How LiveSwitch Enables Broadcast Quality Sub-Second Live Streaming
Adam Jones Oct 14, 2022 10:21:41 AM
Broadcasting a high-quality stream is important, no matter the scenario. But being able to stream live, sub-second content becomes a necessity when audience interaction is desired. This could mean filling studios and stadiums with the voices of global fans, synchronizing interaction with teams and hosts, or dynamically adjusting the narrative to meet real-time reactions through a visual sample of the audience. The tighter this feedback loop becomes, the more naturally flowing and desirable your broadcast becomes.
LiveSwitch Hybrid Architecture greatly reduces latency and eliminates lag-induced spoilers in a live experience - no matter what kind of streaming viewers are participating in. We can get down to 0.1 sub-second latency. LiveSwitch is that fast.
Backstopped by WebRTC, LiveSwitch can deliver live, interactive, two-way experiences to huge audiences. WebRTC is a streaming protocol provided out-of-the-box by Google, Mozilla, Apple and Microsoft browsers; paving the way for broad adoption with a worldwide reach.
LiveSwitch extends this reach beyond the browser, supplying compatible client SDKs for .Net, Android, iOS, and Unity. Enthuse your audience with a 3D engine scene before hot-swapping your broadcast to excited selfie streams direct from users' mobile devices. Take advantage of the real-time stream and moderate the content live without adding perceptible delays, maintaining excitement and consistency for your audience.
It takes more than audio, video and data streaming.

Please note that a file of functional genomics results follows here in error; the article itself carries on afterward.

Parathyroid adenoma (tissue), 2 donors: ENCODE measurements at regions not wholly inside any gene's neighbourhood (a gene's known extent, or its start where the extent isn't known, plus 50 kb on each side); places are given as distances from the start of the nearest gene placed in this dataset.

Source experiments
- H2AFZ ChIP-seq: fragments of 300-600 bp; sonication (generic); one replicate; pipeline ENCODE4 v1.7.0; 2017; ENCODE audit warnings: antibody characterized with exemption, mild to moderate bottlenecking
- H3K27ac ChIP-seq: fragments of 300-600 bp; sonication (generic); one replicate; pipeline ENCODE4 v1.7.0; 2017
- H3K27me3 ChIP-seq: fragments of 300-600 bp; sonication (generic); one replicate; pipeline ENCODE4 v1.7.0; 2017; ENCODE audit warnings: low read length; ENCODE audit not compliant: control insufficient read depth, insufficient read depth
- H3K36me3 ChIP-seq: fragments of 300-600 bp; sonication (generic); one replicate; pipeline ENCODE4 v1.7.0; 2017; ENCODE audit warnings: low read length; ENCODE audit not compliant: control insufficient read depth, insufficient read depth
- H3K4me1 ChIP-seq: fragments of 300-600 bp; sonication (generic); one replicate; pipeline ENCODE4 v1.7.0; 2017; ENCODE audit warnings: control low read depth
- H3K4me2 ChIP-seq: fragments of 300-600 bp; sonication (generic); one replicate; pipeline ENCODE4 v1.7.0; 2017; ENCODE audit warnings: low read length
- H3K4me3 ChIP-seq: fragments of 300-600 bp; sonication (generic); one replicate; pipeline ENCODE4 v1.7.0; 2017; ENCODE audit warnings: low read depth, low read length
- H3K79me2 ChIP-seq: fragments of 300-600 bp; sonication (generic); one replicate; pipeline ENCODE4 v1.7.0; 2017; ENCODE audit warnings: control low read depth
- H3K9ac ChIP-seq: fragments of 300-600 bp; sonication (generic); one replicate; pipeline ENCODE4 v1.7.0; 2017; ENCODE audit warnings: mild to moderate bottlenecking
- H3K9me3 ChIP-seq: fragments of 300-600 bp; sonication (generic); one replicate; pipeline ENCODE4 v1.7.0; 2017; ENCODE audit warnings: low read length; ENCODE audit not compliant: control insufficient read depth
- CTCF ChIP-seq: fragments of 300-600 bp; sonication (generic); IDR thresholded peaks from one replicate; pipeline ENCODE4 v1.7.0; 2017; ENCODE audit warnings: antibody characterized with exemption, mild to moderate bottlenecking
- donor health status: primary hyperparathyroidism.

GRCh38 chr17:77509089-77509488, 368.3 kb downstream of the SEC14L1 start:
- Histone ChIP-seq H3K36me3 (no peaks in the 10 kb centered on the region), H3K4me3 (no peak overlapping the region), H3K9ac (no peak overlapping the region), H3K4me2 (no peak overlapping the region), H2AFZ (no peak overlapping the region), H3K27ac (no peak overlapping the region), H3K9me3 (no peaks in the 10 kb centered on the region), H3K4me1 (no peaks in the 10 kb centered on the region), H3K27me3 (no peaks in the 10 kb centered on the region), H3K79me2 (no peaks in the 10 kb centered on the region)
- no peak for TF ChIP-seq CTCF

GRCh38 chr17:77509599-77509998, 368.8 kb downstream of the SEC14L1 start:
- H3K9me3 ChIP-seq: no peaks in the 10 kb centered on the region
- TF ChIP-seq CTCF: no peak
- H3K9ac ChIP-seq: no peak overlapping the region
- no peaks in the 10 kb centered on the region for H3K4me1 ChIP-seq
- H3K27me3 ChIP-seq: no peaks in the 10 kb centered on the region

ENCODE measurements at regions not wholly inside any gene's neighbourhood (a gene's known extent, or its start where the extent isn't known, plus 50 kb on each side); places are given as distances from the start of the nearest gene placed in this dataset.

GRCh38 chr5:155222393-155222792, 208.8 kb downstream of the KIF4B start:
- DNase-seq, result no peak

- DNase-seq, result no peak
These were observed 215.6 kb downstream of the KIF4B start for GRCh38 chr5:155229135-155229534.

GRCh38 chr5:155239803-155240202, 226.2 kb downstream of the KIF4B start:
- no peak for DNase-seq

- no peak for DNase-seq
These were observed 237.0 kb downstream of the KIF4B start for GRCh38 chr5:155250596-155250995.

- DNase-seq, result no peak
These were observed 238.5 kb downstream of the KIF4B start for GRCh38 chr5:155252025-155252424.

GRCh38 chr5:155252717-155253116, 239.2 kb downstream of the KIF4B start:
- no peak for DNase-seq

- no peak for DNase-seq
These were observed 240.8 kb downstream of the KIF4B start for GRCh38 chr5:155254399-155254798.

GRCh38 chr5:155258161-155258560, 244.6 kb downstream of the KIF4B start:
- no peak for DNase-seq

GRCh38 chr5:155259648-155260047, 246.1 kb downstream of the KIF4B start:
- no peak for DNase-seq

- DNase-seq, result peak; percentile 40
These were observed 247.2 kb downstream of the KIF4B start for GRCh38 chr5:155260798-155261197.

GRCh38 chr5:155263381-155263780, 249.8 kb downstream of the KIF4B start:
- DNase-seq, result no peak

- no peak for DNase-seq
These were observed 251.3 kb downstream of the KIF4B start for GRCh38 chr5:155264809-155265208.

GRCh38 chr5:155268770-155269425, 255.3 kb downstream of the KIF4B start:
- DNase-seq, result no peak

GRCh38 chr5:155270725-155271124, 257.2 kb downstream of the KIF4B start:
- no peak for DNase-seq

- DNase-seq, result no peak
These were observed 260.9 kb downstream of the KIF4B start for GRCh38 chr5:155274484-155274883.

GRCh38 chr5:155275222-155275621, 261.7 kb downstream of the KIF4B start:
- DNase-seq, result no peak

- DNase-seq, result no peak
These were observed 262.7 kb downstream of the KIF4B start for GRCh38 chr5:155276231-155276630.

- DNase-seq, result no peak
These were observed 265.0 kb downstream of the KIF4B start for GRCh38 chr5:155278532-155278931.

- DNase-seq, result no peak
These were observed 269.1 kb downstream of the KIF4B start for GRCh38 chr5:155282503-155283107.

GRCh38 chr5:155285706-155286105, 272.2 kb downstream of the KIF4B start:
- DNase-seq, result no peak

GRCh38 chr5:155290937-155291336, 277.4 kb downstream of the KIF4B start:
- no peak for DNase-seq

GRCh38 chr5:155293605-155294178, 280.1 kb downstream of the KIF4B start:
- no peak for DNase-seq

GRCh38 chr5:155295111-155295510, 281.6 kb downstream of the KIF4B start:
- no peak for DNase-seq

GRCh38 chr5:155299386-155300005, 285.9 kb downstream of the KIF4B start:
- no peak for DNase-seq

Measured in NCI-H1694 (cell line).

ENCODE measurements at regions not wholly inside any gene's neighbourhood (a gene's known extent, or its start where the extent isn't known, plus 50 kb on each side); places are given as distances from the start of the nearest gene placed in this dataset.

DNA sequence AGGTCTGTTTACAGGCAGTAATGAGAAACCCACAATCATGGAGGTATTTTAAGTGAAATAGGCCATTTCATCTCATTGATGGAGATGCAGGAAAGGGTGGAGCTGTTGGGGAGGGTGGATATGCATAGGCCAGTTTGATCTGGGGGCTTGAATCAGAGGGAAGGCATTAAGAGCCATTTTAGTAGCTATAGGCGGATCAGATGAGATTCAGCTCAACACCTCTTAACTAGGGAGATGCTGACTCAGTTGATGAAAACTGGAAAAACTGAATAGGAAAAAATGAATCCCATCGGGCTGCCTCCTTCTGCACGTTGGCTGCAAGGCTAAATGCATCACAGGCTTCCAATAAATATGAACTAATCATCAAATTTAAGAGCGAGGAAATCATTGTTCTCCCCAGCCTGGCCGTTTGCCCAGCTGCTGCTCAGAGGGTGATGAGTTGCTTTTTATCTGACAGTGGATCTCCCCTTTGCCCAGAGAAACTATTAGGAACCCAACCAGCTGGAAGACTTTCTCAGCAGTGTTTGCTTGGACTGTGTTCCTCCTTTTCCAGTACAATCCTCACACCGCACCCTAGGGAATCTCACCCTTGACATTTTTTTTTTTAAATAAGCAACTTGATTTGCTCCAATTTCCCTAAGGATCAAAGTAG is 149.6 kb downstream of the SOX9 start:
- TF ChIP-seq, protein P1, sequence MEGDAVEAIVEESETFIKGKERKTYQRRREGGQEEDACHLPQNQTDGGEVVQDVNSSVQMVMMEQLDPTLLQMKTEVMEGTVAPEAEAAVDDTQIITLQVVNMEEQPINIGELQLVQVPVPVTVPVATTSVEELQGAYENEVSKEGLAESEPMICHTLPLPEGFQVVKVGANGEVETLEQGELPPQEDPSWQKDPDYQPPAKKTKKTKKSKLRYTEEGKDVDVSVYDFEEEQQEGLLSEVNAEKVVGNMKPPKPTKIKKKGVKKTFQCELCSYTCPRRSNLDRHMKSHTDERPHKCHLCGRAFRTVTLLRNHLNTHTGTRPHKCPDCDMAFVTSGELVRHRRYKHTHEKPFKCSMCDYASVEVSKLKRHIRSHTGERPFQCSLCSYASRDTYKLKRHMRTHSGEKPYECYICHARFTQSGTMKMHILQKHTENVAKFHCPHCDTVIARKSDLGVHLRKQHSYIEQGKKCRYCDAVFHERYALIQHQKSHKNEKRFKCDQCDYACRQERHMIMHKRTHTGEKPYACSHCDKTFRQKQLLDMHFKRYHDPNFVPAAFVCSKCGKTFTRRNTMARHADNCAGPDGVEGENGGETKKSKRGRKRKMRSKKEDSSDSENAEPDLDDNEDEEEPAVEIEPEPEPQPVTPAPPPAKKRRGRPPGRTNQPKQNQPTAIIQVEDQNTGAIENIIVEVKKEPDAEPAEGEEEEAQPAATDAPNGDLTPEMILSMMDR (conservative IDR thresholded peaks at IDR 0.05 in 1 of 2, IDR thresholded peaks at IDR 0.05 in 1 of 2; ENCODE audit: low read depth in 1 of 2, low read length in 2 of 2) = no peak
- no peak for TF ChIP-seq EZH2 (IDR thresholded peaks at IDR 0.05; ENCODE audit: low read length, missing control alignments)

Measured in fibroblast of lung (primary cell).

Getting all of these devices to communicate with each other takes more than the streaming of audio, video or data. We first gather a users’ ICE (Interactivity Connection Establishment) Candidates to determine our available options to connect their streams. Firewalls are the biggest inhibitor and we navigate these via STUN (Session Traversal Utilities for NAT) and TURN(S) (Traversal Using Relays Around NAT). STUN Servers provide a requester with its local and public IP addresses. While TURN Servers are used as an intermediary relay of the data when direct connection isn’t possible.
LiveSwitch Media Servers use embedded TURN(S) Servers to reduce the hops required to stream data, increasing the speed it is distributed.
With ICE Candidates in hand, LiveSwitch Gateway servers assist with SDP negotiations, a process through which devices on each end of the stream set out their preferences and determine the most efficient connection.
When needed, LiveSwitch Media Servers use optimized transcoding algorithms to allow devices with differing encoding capabilities to maintain communication with sub-second latency. For example, you can stream from one browser using VP8 encoding and receive the same feed across several devices needing VP9 or H264 video. The Media Server is there to do all the heavy lifting, freeing up valuable resources on mobile devices.
When is ultra-low-latency streaming desirable?
When your application requires two-way interaction, immediacy becomes a key factor. This is what keeps a conversation flowing or allows users to channel their ongoing reactions into 3D avatars via data streams. Being part of an event or experience as it happens is what builds human connection, making virtual engagement come naturally.
What impacts can the distribution of the user base have on latency and how does LiveSwitch solve that?
LiveSwitch is capable of deploying alongside your users within an office space or to a Cloud Platform region central to your connections. Our regionality (or server geo-distribution) also lends itself to high-quality connections. Media servers in one region can cluster with media servers in another region over high-speed backbone networks. The regional distribution of servers is one of the ways we can create low-latency connections between clients and servers and ensure you maintain the best user experience.
Streaming large events live to the world can be nerve-wracking, but it certainly doesn’t have to be. There are solutions for event support and dedicated resources to ease those worries, allowing you to focus on your event. Find out more about real-time, sub-second broadcasting and the benefits of two-way interaction.